|Publication number||US7034722 B2|
|Application number||US 10/904,143|
|Publication date||Apr 25, 2006|
|Filing date||Oct 26, 2004|
|Priority date||Jul 29, 2004|
|Also published as||EP1624433A2, EP1624433A3, US20060022858|
|Publication number||10904143, 904143, US 7034722 B2, US 7034722B2, US-B2-7034722, US7034722 B2, US7034722B2|
|Original Assignee||Genesis Microchip Inc.|
|Export Citation||BiBTeX, EndNote, RefMan|
|Patent Citations (12), Non-Patent Citations (1), Referenced by (4), Classifications (10), Legal Events (4)|
|External Links: USPTO, USPTO Assignment, Espacenet|
This application claims priority under 35 USC 119(e) to the following provisional patent applications: 60/592,836, filed Jul. 29, 2004; and 60/611,042, filed on Sep. 17, 2004; which are incorporated by reference herein in their entirety.
1. Technical Field
The invention relates to display devices. More specifically, the invention relates to calibration of analog to digital converters used in digital displays.
With particular respect to the ADC circuitry 110, variation in silicon process may result in internal offset voltages of the ADC circuitry 110 varying with temperature. As a result, when temperature varies, the RGB output data through the ADC circuitry 110 may show data drift.
The internal offset voltages depend on factors such as threshold voltage mismatch, overdrive voltage and transistor mismatches. The internal offset voltages are cancelled out depending on the values of OFFSET1 and OFFSET2 registers for each of the RGB colors, associated with the ADC circuitry 110. The OFFSET1 and OFFSET2 registers both have the same general effect, but the OFFSET1 register provides a relatively gross adjustment, while the OFFSET2 register provides a relatively finer adjustment. In one example, each one bit adjustment of the OFFSET1 register provides 1.7 bits of least significant bit (LSB) adjustment to the ADC circuitry 110 for a color channel, while each one bit adjustment of the OFFSET2 register provides 0.8 bits of LSB adjustment to the ADC circuitry 110 for the color channel. By appropriately setting the values in the OFFSET1 and OFFSET2 registers for each channel, the result is that the colors (RGB) will be balanced as a whole.
However, the terms in the equation for determining the offset values for the OFFSET1 and OFFSET2 registers have different temperature coefficients. It is thus difficult to predetermine how to vary these values with temperature change to achieve a perfect cancellation of these different temperature variations. Also, the temperature dependence varies with process, making it even more difficult to predetermine how to correlate the offset values to temperature.
Conventionally, offset values and gain values are initialized at the power up of the digital display circuitry 108 (including the ADC circuitry 110) and stored in a non-volatile RAM (NVRAM). Thus, color balance is achieved, at least initially. However, the output data from one or more channels of the ADC circuitry 110 may shift based on changes in operating conditions, such as changes in operating temperature.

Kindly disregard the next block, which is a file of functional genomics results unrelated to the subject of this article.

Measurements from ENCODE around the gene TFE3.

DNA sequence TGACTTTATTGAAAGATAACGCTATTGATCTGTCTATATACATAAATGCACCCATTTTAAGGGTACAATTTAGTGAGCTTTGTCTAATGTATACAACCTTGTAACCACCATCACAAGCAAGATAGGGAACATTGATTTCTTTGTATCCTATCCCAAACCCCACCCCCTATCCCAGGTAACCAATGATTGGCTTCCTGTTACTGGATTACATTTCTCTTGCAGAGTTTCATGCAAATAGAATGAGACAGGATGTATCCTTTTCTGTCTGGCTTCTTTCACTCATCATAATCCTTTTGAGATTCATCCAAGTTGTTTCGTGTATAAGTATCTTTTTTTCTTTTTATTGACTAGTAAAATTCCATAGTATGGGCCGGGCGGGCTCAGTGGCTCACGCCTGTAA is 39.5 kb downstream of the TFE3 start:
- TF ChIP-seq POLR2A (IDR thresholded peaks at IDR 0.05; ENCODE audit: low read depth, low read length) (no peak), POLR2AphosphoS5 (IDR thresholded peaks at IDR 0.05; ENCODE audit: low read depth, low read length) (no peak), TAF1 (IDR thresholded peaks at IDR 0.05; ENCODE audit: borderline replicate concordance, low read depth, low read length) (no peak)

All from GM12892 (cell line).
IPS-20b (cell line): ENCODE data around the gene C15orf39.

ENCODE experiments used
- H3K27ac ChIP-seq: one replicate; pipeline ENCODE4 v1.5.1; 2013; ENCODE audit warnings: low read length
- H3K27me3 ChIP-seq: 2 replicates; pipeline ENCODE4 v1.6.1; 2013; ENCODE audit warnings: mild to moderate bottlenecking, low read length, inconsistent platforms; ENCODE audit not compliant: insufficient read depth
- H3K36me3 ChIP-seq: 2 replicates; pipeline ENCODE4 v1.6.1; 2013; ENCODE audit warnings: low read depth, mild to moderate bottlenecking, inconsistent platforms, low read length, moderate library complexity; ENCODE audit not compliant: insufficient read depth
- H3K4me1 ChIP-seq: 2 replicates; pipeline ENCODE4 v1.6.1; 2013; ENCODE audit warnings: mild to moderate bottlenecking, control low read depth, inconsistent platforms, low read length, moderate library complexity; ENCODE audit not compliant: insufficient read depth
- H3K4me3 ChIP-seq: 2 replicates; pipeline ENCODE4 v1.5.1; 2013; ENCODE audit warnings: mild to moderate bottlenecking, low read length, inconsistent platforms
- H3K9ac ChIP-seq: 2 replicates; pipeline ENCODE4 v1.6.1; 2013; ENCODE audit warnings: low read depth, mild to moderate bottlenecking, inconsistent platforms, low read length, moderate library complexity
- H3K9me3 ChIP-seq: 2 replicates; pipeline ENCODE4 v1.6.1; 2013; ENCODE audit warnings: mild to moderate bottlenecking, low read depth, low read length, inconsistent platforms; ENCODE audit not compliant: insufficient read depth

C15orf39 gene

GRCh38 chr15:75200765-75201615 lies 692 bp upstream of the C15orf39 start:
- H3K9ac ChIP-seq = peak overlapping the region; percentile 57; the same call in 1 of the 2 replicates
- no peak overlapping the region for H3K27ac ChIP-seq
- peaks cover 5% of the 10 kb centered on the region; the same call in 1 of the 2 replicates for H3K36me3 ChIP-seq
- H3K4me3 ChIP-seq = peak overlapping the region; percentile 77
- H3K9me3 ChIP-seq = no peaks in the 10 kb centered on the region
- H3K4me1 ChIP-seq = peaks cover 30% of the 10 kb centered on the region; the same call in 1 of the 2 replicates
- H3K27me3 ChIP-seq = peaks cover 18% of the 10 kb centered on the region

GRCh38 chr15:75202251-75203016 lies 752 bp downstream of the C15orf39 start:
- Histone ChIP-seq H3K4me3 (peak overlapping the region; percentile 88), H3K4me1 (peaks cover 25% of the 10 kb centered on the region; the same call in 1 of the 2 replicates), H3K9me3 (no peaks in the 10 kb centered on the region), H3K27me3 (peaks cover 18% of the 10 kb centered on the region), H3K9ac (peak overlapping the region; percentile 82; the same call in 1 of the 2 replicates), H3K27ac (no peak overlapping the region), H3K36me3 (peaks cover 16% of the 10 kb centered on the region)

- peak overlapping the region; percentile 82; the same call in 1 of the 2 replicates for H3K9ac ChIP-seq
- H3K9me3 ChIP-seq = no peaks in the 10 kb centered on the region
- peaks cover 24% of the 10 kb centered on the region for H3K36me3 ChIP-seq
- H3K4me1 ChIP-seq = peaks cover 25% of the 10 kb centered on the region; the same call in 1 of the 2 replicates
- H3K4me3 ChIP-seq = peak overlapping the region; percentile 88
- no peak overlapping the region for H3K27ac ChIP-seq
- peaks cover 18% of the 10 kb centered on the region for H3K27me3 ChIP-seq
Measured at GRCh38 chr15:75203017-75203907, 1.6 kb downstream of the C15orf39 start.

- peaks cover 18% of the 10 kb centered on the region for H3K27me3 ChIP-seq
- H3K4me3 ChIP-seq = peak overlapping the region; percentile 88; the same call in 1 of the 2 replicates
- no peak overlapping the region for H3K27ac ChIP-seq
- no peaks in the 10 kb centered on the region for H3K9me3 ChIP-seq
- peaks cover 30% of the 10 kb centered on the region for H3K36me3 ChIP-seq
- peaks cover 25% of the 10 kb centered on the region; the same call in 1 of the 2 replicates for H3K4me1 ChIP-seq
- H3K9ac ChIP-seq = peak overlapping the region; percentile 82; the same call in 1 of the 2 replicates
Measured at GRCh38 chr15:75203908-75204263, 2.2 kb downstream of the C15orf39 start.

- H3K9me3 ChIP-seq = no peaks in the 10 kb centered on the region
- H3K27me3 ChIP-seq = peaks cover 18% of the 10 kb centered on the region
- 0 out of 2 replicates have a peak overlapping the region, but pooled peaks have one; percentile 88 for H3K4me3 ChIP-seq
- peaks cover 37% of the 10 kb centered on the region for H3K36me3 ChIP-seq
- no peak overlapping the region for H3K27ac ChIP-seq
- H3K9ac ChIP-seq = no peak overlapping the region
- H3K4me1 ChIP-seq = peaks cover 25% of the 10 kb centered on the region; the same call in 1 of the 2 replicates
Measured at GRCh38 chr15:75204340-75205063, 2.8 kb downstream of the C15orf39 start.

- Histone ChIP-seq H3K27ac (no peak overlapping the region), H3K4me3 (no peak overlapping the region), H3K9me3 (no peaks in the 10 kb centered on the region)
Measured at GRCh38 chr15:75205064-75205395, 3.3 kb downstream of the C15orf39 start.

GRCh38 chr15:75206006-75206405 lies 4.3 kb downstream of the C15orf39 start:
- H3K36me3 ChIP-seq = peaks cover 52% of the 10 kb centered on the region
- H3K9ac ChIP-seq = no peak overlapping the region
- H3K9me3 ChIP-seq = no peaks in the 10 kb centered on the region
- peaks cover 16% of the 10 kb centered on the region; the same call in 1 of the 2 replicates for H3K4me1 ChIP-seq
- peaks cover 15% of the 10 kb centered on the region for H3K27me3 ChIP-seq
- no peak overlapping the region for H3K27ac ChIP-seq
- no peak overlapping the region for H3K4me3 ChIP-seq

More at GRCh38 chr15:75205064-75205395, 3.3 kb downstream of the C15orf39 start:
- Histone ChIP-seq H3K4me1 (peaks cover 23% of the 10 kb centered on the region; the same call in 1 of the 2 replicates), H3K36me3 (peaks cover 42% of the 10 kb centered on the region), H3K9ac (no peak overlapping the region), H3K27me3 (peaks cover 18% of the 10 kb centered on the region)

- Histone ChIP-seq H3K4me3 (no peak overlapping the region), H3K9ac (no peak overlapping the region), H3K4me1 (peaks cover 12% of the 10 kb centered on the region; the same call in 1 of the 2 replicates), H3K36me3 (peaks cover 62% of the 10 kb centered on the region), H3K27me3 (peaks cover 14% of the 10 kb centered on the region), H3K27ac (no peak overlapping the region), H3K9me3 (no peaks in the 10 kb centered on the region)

It is thus desirable to respond to such changes in operating conditions and, in particular, to respond in a way that is not nominally visible to a typical viewer of images on the display 112.
In digital display circuitry, configured to display an image encoded in an analog display signal, the digital display circuitry includes analog-to-digital converter (ADC) circuitry to recover pixel data elements of the image. During vertical blanking intervals of the analog display signal, the ADC circuitry is calibrated. Outside the vertical blanking intervals, the ADC circuitry is used to convert information in the analog display signal into digital representations of the pixel data elements. For example, the calibrating may include determining more acceptable values for certain ones of the operational parameters of the ADC circuitry.
In general, a method is described to operate digital display circuitry such that the ADC circuitry 110 of the
For example, with reference to
Turning now to
At step 304, the ADC Data registers (output) are read. In the illustrated example, each ADC Data register is read multiple times. As discussed immediately below, this provides an opportunity for better ensuring the quality of the read ADC output data.
For example, in some examples, apparently aberrant output values of the ADC circuitry 110 are discarded. In a particular example, if values in adjacent (in time) readings of a particular ADC Data register differ by greater than ADC_GLITCH_THRESHOLD, then the values are not considered in the ADC calibration processing.